The Naval Air Force Atlantic conducted a test of the Blue Water maritime logistics Unmanned Air System (UAS) on Feb. 21, the service said Monday.
The Blue Water UAS is a long-range cargo transport designed to operate with naval forces “that typically operate in heavy winds over open water and require aircraft to land on pitching vessels at sea,” the Navy said.
This technology demonstrator prototype is currently able to operate in some of the conditions the Navy is aiming at, but further development is needed to meet the full requirement.
This proof-of-concept test involved transporting light-weight logistical equipment from the Mid Atlantic Regional Maintenance Center (MARMC), Naval Station Norfolk on board USS Gerald R. Ford (CVN-78), while the aircraft carrier was in port.
Last year, the Naval Air Warfare Center Aircraft Division (NAWCAD) said it acquired the Blue Water prototype in October to demonstrate long-range unmanned naval ship-to-ship and ship-to-shore cargo transport (Defense Daily, Nov. 16, 2020).
The Blue Water aircraft is a Group-3 class UAS from Skyways Air Transportation Inc.
Previously, the Navy solicited industry to demonstrate existing viable platforms that could autonomously transport a 20-pound payload to a moving ship 23 miles away without refueling. The service analyzed over 65 UAS options and found two partially met requirements. Those two were tested during NAWCAD’s first Advanced Naval Technology Exercise in 2019. Thereafter, NAWCAD selected the Skyways UAS.
“The Ford Blue Water UAS supply demo is a first step in revolutionizing logistics support to maximize operational availability and lethality for these critical capital assets,” Capt. John Bush, Director, Aircraft Material and Engineering, Naval Air Forces Atlantic, said in a statement.
“This UAS demonstration leverages cutting edge technology to enhance our logistical efficiency across the Naval Air Force. We have come a long way in integrating unmanned systems in Naval Aviation and the lessons learned today will help to accelerate this capability to the fleet,” Rear Adm. John F. Meier, commander of Naval Air Force Atlantic, added.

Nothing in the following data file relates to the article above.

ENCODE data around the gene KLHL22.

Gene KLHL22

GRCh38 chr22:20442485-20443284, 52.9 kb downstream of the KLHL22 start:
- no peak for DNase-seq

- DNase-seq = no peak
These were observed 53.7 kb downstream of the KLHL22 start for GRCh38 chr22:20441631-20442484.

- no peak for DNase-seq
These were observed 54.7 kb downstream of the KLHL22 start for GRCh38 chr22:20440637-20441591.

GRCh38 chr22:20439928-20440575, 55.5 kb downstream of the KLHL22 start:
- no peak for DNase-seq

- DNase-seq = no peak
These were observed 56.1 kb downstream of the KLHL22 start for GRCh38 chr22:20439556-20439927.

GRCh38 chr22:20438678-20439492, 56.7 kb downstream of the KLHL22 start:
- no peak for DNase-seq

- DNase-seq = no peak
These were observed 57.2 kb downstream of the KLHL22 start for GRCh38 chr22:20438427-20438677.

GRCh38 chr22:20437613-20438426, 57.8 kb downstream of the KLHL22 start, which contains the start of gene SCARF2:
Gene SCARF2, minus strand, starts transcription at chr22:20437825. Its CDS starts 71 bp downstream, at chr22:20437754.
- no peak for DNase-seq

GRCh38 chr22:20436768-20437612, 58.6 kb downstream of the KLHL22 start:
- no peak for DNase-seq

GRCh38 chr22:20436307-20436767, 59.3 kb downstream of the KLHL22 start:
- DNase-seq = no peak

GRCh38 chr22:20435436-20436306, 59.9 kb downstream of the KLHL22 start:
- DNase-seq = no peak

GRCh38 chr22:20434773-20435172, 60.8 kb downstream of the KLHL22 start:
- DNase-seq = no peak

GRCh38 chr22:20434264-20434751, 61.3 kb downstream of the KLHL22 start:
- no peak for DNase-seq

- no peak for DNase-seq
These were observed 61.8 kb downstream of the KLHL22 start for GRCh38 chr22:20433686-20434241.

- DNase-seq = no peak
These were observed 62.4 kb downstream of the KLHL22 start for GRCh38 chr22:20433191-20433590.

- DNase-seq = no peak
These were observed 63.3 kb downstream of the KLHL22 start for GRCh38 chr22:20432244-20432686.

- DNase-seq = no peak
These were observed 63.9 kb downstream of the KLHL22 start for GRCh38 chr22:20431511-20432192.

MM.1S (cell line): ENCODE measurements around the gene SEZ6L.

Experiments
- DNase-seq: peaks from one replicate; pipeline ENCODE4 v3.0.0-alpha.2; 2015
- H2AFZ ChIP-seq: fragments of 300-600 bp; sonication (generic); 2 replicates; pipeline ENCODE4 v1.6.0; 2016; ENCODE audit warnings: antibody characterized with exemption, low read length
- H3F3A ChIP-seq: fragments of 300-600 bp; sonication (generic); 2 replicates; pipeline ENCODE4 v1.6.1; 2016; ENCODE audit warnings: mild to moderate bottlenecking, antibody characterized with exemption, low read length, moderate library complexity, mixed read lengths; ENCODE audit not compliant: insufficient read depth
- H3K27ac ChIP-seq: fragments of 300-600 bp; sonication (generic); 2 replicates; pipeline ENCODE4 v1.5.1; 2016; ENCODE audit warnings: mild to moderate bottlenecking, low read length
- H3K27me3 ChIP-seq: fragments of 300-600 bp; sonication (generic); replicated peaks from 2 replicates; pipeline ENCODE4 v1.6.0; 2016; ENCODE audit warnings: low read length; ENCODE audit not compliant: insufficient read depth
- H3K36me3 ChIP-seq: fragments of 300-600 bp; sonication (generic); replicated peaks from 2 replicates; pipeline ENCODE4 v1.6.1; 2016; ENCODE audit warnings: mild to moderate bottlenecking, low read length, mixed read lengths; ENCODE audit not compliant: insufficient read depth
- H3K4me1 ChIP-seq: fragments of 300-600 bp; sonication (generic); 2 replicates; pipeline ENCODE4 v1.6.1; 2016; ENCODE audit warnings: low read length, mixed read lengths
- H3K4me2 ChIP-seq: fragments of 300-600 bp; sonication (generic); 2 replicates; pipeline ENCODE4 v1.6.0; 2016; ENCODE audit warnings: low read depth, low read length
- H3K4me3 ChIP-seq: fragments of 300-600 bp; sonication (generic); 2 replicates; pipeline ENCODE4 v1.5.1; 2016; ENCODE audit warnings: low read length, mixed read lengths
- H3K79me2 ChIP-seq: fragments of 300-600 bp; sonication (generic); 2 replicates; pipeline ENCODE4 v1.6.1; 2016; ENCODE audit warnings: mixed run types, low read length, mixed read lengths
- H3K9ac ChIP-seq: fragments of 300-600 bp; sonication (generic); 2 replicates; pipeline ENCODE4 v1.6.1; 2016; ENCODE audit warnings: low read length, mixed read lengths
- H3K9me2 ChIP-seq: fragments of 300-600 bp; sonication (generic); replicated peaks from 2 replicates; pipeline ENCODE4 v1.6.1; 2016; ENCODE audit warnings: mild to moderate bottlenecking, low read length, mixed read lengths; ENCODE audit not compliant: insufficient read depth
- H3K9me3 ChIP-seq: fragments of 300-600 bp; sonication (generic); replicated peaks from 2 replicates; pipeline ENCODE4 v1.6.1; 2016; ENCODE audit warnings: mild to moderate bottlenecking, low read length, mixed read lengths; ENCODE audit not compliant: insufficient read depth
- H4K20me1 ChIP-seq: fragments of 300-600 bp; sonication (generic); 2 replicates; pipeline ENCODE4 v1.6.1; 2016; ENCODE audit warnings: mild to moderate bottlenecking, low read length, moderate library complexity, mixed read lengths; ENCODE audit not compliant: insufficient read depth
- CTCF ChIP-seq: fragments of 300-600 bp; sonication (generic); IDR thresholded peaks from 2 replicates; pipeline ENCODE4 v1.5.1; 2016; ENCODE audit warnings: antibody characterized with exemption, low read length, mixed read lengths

The service reiterated historical data from casualty reports show warships often move to non-mission capable or partially mission capable status due to logistics issues. In particular, 90 percent of electric parts needed in these situations are deliveries weighing under 50 pounds.
While the Lockheed Martin Sikorsky [LMT] MH-60 Sea Hawk helicopters and the Bell [TXT]-Boeing [BA] MV-22 tilt-rotor aircraft currently fly these logistics missions, the Navy sees Blue Water UAS as an option to reduce costs and inefficiencies for these flights.
“Carrier logistics is a complex and diverse problem set. Sometimes getting a small part delivered to the ship has a big impact on the availability of an embarked system or aircraft. Having UAS like Blue Water may improve our ability to quickly meet specific logistics needs where payload and ship’s location permit,” Capt. Paul Lanzilotta, Gerald R. Ford’s commanding officer, said.
NAWCAD plans to continue working to further in-house UAS development by working with industry on factors like folding wings for better handling and ship storage, consider alternative air vehicle designs with propulsion systems that offer greater range and payload performance, optical and infrared collision avoidance and landing systems, and navigation systems that are not entirely dependent on GPS.
“Developmental platforms like our Blue Water UAS are important for exploring opportunities to maintain a competitive edge with top-tier technology and improve the logistical support of America’s Sailors and Marines,” NAWCAD Commander Rear Adm. John Lemmon said in a statement.
The Navy noted the Blue Water UAS required minimal maintenance and uses a small control station the size of a small suitcase or shoebox, “netting near zero infrastructure.”
Blue Water experimentation is set to continue throughout the year.